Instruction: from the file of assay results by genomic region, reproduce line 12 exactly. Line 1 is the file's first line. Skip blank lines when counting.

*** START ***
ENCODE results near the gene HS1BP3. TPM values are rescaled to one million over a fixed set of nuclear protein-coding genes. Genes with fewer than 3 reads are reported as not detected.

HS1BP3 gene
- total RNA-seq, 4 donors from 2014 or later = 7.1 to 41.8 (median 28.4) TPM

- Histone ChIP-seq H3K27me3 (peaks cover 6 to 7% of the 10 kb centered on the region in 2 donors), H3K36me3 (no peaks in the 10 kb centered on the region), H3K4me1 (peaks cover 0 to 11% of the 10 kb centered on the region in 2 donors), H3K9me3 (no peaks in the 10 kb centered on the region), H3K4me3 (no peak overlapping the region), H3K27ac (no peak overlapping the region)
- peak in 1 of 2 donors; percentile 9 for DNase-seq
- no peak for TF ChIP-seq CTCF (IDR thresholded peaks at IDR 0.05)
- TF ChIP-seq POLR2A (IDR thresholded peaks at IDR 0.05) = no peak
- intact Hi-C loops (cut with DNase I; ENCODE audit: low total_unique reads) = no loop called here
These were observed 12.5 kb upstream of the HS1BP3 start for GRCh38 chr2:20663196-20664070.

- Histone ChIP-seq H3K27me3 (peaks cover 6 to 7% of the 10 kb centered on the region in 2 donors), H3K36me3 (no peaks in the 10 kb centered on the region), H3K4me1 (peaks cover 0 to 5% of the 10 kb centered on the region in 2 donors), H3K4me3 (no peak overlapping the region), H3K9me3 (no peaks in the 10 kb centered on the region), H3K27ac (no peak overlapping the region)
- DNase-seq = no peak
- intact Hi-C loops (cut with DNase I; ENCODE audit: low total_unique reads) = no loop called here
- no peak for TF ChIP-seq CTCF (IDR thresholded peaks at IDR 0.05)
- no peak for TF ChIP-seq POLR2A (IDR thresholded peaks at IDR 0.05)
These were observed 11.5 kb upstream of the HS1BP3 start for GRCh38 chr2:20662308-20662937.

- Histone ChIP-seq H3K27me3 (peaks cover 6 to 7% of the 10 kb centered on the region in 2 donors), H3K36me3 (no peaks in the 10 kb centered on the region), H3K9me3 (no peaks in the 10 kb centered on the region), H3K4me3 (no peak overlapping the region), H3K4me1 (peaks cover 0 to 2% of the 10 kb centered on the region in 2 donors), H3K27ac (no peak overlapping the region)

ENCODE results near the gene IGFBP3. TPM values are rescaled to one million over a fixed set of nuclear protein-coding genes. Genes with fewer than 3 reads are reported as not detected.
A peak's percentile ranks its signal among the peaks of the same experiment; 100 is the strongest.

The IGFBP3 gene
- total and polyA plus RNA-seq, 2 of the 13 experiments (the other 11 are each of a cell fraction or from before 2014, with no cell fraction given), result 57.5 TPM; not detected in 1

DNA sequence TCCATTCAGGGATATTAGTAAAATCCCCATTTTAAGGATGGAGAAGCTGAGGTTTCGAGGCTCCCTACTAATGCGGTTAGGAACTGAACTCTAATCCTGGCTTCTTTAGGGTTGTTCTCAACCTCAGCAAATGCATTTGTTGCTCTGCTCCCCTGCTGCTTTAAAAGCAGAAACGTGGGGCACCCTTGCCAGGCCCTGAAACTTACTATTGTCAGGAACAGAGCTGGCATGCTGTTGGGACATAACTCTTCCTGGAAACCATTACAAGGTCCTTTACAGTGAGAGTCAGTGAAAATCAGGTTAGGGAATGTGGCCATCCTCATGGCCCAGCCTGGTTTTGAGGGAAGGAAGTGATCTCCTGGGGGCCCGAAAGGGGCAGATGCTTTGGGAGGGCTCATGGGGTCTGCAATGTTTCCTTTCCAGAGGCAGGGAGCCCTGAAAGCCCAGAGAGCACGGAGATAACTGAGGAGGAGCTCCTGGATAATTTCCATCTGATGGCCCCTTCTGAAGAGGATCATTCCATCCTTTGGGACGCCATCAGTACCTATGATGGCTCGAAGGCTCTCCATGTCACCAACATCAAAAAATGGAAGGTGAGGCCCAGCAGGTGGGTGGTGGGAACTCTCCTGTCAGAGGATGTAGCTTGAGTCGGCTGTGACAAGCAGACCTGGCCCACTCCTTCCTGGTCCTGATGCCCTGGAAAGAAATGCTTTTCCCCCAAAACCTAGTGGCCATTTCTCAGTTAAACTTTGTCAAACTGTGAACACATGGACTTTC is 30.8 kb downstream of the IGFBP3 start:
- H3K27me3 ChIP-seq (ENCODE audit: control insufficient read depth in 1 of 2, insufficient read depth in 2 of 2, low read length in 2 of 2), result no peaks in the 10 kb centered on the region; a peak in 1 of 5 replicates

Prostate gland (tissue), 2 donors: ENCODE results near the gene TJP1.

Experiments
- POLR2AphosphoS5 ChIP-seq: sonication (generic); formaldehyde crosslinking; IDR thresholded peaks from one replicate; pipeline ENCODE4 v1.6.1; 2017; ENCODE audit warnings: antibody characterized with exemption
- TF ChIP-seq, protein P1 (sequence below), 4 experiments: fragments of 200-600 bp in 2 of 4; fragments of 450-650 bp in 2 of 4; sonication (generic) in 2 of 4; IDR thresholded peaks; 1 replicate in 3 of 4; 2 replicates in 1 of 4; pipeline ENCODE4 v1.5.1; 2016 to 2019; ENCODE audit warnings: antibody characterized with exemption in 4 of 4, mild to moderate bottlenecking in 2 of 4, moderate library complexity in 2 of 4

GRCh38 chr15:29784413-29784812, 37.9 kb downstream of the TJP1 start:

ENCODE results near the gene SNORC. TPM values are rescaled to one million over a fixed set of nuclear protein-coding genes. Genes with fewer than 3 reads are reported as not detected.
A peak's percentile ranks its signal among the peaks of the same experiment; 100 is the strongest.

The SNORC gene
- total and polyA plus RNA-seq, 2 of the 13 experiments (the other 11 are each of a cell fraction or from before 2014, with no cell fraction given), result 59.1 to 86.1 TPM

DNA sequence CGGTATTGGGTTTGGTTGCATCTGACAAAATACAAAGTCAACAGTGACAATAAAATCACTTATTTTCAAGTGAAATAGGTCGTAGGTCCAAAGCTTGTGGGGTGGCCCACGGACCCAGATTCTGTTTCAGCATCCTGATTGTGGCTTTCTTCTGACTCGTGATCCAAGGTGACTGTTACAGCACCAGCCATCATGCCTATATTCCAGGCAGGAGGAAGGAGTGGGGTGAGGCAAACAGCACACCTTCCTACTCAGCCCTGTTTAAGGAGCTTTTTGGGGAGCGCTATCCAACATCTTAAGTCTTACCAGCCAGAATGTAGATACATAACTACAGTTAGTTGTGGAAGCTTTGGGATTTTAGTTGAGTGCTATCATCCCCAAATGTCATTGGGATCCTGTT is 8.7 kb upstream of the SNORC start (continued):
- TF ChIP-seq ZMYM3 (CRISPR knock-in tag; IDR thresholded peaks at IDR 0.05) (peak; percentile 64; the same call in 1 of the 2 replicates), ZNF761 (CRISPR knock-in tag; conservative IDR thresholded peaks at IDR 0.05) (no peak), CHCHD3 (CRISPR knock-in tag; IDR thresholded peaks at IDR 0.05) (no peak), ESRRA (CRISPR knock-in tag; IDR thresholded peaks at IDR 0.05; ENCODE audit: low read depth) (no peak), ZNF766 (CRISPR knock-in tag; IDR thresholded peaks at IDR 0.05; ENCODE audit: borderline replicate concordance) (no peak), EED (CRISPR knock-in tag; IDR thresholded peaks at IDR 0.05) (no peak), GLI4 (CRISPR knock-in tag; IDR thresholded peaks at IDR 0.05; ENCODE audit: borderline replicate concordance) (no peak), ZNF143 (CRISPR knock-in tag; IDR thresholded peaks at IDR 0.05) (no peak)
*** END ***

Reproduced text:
- intact Hi-C loops (cut with DNase I; ENCODE audit: low total_unique reads) = no loop called here